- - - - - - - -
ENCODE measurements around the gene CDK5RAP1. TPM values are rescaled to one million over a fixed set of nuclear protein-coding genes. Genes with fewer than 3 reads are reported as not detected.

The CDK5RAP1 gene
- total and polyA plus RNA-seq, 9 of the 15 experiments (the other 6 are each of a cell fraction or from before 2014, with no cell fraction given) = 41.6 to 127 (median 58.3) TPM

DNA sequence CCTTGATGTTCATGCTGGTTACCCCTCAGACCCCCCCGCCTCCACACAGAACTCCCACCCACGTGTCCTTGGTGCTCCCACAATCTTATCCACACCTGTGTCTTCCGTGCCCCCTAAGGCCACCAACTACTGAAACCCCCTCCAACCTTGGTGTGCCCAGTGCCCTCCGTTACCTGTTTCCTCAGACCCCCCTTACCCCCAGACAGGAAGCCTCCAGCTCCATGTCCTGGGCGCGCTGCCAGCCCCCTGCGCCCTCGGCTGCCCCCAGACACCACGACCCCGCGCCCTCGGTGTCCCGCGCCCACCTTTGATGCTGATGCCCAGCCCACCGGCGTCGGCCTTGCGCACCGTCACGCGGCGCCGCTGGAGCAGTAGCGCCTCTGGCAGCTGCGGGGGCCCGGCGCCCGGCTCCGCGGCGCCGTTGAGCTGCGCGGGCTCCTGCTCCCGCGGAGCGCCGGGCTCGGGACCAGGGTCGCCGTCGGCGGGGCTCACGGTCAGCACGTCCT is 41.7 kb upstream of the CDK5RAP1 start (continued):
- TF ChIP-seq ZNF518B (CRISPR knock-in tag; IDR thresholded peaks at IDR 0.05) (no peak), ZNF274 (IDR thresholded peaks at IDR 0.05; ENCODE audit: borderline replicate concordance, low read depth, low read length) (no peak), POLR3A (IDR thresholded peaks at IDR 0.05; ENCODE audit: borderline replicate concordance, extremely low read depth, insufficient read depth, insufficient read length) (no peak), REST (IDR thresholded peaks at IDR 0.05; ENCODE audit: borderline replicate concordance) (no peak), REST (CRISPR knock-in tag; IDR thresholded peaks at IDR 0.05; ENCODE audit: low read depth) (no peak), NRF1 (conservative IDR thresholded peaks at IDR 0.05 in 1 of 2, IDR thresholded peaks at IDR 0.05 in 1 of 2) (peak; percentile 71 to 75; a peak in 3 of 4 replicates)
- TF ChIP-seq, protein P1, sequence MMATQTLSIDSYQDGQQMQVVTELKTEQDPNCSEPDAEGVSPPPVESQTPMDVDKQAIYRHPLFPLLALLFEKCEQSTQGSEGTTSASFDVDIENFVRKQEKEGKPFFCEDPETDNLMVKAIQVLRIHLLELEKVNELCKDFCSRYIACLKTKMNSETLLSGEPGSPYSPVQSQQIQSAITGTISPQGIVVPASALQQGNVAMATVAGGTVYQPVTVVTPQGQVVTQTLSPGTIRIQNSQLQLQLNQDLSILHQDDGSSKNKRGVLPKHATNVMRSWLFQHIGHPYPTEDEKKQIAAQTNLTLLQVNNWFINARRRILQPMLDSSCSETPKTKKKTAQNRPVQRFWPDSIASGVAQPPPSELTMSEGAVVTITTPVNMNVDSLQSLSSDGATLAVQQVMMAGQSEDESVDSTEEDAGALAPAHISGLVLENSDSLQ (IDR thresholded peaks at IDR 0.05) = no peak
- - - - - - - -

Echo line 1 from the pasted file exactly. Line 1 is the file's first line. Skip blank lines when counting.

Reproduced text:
ENCODE measurements around the gene CDK5RAP1. TPM values are rescaled to one million over a fixed set of nuclear protein-coding genes. Genes with fewer than 3 reads are reported as not detected.